Prop 23 Update: Schwarzenegger’s global warming is over, but the economic horror continues!
07/05/2012 27 Comments
With news that Grass Valley will be moving the assembly and testing of their switchers out of Nevada County, and maybe even the state, one has to wonder if this is just local event, or part of a much larger exodus of manufacturing from the state due to excessive regulations and the pending cost of AB-32, the Global Warming Solutions of Act of 2006.
The California Manufacturers and Technology Association (CMTA) released a new report last week that suggests costs associated with AB 32 may be a lot higher than previously estimated. CARB issues an economic impact report in 2010, not not much analysis have been done since that CARB report was soundly criticized for being vague and incomplete.
The CMTA commission Andrew Chang & Company to conduct a fiscal and economic impact study on the economic impact of AB-32. They found that the average California family will end up paying an additional $2,500 annually by 2020 when AB 32 is fully implemented. Based on the most conservative estimates the state is expected to lose an additional 262,000 jobs, 5.6 percent of the gross state product, and a whopping $7.4 billion through decreased annual state and local tax revenues as a result,.
Here are the Key Findings of the Study:The Fiscal and Economic Impact of the California Global Warming Solutions Act (AB 32)
In our optimistic case, AB 32 will cost consumers $135.8 billion cumulatively by 2020. This is equivalent to almost two-and-a-half times the annual spend on K-12 education.
Annual AB 32 direct costs total $35.3 billion in 2020. This is equivalent to about 40 percent of California’s General Fund revenues, and exceeds the General Fund collections for Sales and Use Tax, Corporation Tax, Motor Vehicle Fees, Insurance Tax, Estate Taxes, Liquor Tax and Tobacco Tax combined.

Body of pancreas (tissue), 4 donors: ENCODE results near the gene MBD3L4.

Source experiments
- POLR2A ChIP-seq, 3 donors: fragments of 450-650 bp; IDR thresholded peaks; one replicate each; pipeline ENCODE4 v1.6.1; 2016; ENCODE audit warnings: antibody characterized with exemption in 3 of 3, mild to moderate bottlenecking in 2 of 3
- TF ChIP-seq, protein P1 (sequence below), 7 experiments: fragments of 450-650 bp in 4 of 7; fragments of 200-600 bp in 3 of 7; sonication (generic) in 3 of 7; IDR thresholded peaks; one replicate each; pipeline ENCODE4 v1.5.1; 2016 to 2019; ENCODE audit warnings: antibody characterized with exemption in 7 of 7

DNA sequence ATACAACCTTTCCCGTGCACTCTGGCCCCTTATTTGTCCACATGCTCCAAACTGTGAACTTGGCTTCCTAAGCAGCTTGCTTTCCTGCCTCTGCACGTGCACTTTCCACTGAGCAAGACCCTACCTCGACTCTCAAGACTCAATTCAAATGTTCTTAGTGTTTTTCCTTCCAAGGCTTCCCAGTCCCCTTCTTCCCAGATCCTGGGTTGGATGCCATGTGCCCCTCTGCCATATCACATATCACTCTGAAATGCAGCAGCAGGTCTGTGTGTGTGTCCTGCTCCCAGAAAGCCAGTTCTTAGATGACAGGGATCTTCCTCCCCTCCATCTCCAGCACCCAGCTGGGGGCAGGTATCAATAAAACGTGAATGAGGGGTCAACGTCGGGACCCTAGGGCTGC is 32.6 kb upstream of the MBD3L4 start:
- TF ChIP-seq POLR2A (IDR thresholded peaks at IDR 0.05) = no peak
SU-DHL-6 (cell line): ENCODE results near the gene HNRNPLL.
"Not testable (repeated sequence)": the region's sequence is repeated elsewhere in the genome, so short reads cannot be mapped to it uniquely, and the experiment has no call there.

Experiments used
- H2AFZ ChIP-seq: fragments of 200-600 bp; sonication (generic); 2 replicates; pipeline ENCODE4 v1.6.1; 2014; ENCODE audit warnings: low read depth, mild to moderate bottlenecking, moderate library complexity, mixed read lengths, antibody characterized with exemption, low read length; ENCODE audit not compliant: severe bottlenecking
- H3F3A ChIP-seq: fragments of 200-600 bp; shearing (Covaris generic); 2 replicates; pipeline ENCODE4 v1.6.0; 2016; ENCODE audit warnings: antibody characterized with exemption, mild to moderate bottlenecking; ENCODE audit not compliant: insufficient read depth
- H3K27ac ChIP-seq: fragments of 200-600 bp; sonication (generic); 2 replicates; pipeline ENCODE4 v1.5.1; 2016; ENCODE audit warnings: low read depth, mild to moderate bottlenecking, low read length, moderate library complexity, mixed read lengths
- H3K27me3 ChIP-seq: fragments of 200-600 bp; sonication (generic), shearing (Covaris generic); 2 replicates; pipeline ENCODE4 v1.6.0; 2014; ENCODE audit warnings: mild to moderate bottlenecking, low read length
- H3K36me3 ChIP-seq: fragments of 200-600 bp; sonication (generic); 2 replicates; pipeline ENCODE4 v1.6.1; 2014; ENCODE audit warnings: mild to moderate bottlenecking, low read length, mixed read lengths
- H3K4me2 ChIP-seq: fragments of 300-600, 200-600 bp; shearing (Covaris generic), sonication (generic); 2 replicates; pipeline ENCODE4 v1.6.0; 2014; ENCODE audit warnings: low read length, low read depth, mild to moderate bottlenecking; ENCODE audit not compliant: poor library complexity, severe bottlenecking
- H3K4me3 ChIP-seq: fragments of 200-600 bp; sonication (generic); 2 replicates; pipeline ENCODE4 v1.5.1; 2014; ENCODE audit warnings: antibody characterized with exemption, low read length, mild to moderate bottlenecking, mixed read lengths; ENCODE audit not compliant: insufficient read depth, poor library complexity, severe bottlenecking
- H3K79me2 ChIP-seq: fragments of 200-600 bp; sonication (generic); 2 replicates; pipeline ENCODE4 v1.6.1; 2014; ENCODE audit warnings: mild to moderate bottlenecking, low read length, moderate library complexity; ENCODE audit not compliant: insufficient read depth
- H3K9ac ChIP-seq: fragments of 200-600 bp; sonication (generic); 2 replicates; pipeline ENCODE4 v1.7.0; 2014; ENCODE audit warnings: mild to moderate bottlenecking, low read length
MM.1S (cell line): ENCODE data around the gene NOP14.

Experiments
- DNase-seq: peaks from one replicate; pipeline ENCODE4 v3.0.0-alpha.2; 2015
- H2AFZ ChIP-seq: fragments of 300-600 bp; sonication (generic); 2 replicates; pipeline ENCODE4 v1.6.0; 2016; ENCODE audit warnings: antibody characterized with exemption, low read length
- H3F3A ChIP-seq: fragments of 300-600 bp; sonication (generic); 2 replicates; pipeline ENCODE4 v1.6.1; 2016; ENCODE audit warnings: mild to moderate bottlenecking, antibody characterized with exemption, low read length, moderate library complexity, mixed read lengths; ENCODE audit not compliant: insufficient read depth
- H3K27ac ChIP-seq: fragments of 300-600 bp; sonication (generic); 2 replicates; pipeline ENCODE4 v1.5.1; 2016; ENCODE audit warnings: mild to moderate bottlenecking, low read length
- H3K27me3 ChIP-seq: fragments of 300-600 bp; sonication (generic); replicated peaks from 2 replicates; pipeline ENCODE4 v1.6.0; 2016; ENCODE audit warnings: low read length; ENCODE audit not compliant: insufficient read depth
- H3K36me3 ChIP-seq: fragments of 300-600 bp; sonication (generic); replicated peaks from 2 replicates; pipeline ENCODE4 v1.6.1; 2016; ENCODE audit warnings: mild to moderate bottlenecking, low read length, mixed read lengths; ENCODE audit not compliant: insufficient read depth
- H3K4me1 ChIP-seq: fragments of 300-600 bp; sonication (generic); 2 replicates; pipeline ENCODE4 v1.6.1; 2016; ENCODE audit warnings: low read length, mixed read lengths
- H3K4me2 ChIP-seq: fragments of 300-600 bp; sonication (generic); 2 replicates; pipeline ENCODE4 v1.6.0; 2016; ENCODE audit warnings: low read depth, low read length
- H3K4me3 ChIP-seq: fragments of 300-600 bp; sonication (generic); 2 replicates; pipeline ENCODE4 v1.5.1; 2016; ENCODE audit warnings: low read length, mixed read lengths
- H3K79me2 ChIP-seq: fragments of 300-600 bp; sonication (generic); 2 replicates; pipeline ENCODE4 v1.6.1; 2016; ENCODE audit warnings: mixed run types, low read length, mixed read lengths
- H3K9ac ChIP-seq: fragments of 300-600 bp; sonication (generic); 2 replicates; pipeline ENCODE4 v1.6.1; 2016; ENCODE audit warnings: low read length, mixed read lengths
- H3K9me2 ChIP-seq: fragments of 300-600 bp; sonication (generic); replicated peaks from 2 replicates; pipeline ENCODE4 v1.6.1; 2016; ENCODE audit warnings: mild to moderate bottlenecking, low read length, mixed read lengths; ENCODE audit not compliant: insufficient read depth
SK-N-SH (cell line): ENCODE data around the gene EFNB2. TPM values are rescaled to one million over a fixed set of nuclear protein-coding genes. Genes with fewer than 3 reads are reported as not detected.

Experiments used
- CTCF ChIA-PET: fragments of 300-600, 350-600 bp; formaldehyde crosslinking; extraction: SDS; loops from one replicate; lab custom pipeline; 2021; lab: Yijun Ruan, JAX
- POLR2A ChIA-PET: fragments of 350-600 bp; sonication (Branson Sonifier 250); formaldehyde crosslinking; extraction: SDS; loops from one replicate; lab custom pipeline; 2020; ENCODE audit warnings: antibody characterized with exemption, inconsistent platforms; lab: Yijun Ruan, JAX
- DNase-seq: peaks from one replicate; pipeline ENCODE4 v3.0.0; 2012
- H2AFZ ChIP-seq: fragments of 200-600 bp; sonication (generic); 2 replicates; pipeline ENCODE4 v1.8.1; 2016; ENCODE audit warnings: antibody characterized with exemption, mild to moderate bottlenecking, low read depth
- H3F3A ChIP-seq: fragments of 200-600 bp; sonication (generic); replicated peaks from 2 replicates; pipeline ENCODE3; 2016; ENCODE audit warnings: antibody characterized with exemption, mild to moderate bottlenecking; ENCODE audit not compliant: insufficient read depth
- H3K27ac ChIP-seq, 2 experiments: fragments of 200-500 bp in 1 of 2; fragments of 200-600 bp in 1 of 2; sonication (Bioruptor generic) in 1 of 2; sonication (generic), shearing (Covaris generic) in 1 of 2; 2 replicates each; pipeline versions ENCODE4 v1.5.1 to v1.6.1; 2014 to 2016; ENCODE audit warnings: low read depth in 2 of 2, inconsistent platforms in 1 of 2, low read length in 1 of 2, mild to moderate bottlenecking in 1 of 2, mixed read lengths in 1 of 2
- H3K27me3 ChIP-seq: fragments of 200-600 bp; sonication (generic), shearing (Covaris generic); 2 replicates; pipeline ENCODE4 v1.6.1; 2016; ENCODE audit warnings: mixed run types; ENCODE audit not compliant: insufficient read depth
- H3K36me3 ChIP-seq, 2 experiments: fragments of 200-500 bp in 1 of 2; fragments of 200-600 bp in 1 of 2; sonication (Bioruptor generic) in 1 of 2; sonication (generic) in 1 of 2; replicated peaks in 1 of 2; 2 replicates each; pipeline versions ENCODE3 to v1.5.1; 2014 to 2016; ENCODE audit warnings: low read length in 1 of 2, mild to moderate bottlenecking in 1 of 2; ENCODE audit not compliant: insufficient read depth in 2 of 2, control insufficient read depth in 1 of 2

26 percent of emissions reductions will stem from the economic slowing caused by AB 32.
AB 32 lowers California’s 2020 GSP by $153.2 billion, amounting to a loss of 5.6 percent of GSP.
California will have 262,000 fewer jobs in 2020 because of AB 32.
By 2020, increased energy prices will increase household expenses for the average family by $2,500 per year.
AB 32 will reduce state and local tax revenues by over $7.4 billion annually in 2020. $6.8 billion is lost from state revenues and $640 million from local revenues. The State losses are roughly equivalent to the amount that is needed to fund the Governor’s entire Local Realignment initiative or more than a decade of funding Children’sMedical Services program under the Department of Health Care Services.
“These policies will create a large but hidden tax on families and will add new burdens to a fragile state economy,” said Jack Stewart, President of the California Manufacturers and Technology Association (CMTA). “This new tax is not what we need while Californians struggle to find jobs, meet mortgage payments and maintain a reasonable quality of life.”
While many larger corporations will cope with the increased tax burden and just pass the cost on to the consumer, small Nevada County businesses lack that flexibility. The only solution maybe to just go out of business, or in the Grass Valley case just move operations to a more cost competitive location.
According to John Kabateck, California Executive Director of the National Federation of Independent Business:
“This comprehensive report tells us that small business will get hit from all sides. Consumers will have less money to buy our products, employers will be forced to purchase more affordable products outside of California, and our own energy costs will make it nearly impossible to stay in business.”
While policy makers need to seek more cost effective solution to reduce GHG, they may also need to review the need for such drastic economic action. Due to the economic slow down across the nation the US is approaching the 1990 GHG emission level and global warming has stalled out, with no warming since 1998. For 14 years there has been no warming, with a growing cooling trend in the last 10 years. The need for AB-32 has come and gone, the Schwarzenegger horror move is over! It is time for a reassessment of the need for AB-32.
You can down load the Full Study Report HERE.